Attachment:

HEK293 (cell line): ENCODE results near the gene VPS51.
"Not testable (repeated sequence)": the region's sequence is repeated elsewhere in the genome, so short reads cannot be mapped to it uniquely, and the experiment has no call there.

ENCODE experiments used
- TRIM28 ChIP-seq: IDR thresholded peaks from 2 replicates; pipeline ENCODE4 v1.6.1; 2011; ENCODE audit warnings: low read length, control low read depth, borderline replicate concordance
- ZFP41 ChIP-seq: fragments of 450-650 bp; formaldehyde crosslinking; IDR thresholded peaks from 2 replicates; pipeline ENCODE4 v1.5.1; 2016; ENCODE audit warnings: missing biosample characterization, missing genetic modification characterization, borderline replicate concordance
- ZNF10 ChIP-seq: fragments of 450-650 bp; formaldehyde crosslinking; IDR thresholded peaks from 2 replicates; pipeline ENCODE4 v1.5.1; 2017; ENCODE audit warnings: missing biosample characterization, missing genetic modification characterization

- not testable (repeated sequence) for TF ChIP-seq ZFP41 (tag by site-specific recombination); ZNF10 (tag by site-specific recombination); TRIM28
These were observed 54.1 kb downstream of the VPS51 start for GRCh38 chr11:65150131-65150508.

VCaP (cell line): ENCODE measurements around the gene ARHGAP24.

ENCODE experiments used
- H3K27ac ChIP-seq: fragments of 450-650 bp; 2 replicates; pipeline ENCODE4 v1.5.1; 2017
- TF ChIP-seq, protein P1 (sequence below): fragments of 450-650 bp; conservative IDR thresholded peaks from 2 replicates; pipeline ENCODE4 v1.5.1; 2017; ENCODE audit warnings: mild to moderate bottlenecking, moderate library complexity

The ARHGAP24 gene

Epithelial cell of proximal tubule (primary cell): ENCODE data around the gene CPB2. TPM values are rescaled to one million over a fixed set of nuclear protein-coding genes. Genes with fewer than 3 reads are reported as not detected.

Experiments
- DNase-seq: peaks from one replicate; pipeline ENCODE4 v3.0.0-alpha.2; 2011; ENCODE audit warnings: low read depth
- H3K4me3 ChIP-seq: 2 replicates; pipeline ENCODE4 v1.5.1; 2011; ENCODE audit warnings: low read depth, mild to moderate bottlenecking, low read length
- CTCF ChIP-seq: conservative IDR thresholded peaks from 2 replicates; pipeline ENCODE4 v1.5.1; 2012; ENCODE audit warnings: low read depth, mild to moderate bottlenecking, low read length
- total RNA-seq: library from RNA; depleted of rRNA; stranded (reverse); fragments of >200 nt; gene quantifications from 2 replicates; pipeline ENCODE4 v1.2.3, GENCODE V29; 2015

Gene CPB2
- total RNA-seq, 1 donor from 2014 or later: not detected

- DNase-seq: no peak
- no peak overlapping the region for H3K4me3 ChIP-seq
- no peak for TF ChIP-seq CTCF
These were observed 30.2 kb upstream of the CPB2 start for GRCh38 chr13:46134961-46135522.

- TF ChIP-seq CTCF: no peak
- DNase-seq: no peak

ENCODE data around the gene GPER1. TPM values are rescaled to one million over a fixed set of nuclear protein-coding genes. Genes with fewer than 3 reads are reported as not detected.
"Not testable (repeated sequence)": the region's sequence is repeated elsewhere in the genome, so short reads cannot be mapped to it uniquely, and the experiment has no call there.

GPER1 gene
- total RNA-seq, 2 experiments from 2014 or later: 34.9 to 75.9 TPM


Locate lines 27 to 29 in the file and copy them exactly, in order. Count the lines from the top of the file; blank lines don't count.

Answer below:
- DNase-seq: no peak

ENCODE data around the gene GPER1. TPM values are rescaled to one million over a fixed set of nuclear protein-coding genes. Genes with fewer than 3 reads are reported as not detected.
"Not testable (repeated sequence)": the region's sequence is repeated elsewhere in the genome, so short reads cannot be mapped to it uniquely, and the experiment has no call there.